Testing – tests provide no direct benefit to either your customers or you, the website owner. Because of that, they are easily overlooked or done wrong. A broken or buggy process can cost you a fortune in lost revenue. Do your tests, and do them right. Follow this advice, and you don’t have to hope it will work; you know it will work.

  • Automated end-to-end tests – Don’t wait for a visitor to take the time to report a problem. Instead, have automated scripts that test the business-critical processes daily and immediately notify you when something breaks.
  • Stress tests – The fact that your home page feels snappy when you are the only one using it does not mean much. How will your infrastructure handle a spike in traffic? Especially in situations where you know a marketing promo will hit? Do you have auto-scale enabled? How far up should you scale? Stress tests can surface problems that only show up in high traffic situations, and they will also give you numbers you can work with when choosing the server specifications. High traffic can potentially mean lots of conversions. But it can also mean zero conversions if your server keeps crashing. That’s both revenue lost and marketing money wasted on a campaign that went nowhere.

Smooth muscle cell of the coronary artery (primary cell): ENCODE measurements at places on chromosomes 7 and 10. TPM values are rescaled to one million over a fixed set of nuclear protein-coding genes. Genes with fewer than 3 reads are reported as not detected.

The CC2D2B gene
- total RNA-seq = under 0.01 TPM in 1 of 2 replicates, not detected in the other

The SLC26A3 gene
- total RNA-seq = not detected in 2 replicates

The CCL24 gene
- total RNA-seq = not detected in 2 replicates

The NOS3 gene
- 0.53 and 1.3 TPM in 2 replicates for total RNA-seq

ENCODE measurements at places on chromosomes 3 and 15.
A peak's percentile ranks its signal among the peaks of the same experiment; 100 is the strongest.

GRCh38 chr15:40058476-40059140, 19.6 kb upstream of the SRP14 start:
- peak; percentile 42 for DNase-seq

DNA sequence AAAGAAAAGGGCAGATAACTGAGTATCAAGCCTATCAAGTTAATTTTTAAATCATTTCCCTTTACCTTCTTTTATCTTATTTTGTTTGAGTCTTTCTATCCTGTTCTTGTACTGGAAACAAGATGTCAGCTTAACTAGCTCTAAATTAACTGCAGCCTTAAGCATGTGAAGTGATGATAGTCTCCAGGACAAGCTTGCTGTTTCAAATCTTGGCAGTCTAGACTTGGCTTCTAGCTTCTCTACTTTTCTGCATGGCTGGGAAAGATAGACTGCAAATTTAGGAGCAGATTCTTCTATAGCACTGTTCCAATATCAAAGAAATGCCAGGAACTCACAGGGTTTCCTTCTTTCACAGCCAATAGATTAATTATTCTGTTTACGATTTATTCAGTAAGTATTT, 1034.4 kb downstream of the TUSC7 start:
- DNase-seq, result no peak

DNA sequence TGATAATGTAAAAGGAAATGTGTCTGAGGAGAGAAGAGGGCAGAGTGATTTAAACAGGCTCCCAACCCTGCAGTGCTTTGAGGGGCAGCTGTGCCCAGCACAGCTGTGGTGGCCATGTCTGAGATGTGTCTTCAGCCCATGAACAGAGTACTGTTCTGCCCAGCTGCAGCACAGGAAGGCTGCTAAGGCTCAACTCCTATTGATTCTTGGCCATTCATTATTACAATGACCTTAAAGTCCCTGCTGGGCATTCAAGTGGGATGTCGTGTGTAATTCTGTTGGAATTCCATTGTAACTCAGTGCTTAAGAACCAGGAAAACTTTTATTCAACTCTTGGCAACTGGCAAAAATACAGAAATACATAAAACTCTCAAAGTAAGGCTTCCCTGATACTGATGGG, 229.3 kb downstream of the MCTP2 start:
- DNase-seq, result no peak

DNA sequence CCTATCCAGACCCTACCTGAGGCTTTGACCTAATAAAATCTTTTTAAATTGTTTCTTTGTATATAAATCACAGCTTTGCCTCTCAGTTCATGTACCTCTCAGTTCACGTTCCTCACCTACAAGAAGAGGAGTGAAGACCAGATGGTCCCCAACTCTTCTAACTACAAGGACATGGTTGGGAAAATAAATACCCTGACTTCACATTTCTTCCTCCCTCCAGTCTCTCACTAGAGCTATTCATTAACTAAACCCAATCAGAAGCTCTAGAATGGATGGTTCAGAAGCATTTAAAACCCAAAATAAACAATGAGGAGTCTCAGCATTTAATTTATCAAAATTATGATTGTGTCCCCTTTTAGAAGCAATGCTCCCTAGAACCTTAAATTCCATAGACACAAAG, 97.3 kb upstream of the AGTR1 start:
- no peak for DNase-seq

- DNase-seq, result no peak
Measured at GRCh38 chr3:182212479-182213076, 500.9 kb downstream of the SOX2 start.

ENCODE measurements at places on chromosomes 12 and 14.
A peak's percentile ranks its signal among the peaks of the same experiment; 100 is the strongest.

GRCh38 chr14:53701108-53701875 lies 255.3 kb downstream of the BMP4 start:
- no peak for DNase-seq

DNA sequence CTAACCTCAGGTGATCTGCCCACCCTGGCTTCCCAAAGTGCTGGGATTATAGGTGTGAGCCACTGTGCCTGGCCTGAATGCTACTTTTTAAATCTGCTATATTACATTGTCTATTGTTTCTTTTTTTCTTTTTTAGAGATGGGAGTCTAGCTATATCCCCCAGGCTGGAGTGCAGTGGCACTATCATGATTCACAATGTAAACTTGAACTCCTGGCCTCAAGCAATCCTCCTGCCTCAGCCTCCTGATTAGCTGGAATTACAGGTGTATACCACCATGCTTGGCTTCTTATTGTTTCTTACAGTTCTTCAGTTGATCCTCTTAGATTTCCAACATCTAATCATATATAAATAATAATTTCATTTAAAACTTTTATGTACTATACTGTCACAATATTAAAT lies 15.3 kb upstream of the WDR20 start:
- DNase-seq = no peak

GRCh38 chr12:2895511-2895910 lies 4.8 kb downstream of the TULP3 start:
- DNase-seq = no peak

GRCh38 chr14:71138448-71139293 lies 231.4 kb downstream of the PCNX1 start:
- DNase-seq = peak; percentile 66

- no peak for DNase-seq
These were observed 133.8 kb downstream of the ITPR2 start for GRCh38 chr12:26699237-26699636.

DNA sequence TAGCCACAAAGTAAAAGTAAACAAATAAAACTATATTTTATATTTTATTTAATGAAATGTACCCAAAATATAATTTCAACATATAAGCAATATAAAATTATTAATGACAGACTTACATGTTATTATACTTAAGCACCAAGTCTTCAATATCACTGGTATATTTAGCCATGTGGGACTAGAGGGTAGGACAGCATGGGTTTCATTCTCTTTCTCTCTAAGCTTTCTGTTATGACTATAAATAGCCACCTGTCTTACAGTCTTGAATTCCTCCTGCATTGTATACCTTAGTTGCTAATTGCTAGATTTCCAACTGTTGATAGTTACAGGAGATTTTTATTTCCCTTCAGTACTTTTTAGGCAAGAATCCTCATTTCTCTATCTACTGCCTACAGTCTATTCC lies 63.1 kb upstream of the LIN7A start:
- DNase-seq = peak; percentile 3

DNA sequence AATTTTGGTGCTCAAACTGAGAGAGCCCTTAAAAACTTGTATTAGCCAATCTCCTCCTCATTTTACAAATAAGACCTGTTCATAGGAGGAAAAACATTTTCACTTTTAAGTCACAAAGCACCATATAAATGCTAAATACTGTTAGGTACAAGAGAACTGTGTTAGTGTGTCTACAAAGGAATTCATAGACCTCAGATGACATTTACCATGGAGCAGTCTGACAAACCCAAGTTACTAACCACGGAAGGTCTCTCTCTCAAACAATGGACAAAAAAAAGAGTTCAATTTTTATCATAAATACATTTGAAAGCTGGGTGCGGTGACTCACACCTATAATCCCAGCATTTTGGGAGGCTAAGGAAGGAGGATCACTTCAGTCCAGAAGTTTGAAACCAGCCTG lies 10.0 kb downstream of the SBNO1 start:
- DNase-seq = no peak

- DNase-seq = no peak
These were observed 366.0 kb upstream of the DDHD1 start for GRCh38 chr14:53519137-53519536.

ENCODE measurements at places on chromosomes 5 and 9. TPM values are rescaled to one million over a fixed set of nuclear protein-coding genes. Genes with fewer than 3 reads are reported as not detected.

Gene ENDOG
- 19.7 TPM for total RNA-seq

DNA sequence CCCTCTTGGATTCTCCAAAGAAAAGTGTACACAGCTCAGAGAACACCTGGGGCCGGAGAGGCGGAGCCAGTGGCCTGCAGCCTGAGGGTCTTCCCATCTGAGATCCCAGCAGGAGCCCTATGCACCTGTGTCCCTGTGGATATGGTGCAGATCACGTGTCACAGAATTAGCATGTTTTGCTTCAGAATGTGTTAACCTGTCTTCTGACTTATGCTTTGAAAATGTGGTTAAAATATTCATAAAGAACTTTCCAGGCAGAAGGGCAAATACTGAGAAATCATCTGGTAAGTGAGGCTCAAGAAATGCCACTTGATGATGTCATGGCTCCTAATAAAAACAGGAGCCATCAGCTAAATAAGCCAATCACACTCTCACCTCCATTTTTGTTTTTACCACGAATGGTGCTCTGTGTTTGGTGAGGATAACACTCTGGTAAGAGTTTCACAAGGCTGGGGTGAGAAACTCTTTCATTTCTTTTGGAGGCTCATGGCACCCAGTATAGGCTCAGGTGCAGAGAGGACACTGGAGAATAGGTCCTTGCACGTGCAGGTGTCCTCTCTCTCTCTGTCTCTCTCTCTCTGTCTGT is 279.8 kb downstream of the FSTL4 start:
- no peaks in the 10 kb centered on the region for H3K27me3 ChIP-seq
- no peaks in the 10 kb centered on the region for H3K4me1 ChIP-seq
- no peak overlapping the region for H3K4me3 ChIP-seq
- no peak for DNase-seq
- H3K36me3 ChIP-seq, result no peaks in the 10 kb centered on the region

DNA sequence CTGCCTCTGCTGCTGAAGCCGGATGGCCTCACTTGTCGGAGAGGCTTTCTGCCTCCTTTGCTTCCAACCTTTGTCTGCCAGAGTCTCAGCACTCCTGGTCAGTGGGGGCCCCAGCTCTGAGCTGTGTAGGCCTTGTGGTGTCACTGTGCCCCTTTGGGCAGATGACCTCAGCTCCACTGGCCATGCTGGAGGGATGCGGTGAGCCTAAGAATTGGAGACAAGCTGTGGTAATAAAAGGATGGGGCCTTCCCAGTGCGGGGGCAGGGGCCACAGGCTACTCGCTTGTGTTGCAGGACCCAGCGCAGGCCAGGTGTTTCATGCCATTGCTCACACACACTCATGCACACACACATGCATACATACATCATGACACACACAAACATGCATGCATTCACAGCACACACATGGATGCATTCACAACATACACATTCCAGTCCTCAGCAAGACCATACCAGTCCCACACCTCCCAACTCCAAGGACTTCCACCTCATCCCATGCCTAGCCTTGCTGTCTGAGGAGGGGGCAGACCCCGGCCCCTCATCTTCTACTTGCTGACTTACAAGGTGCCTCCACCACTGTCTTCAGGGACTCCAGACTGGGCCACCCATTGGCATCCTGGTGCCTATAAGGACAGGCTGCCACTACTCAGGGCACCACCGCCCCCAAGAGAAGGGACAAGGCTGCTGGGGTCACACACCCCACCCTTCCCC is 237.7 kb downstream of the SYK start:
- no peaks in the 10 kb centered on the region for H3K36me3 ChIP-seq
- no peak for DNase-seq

• Penetration tests – A good-looking snappy page is not necessarily secure. A security audit and penetration tests allow you to discover security holes and fix them before a bad actor abuses them.

GDPR compliance – obey the law. It’s cheaper than paying fines. And with a clear design, it does not have to look bad.

Resilient Design – with progressive enhancements – this is a way to future proof your web application by assuming that new technologies will emerge, so you plan to support those while not abandoning your old customer base.

Automated Backups – are the best insurance policy against data loss and security vulnerabilities. They need to be automated, so you don’t forget. And you need to test them to make sure they work.

 

Integration and Automation

Data import, export, and migration – having this in place helps you avoid lock-ins with a particular technology and provider. And it also opens up many integration possibilities with third-party tools. Being flexible makes you resilient.

Interoperability – how well do you play with others? Publishing clear and useful APIs can help increase the adoption of your service. It also increases the chance of your services being integrated and creating value in a way that you cannot foresee right now. Add artificial intelligence to the mix, and it can get exciting.

Automated email processing – for things like creating a support ticket for each email sent to a support address. Or use it for triggering processes in automated processes or for publishing content from your phone.

Support Ticket System – responding to support via email and not using a system is comfortable and easy but will hurt you in the long run. It will be impossible to track what was said to whom, and issues will fall through the cracks. Also, customers expect a premium brand to have a professional support system.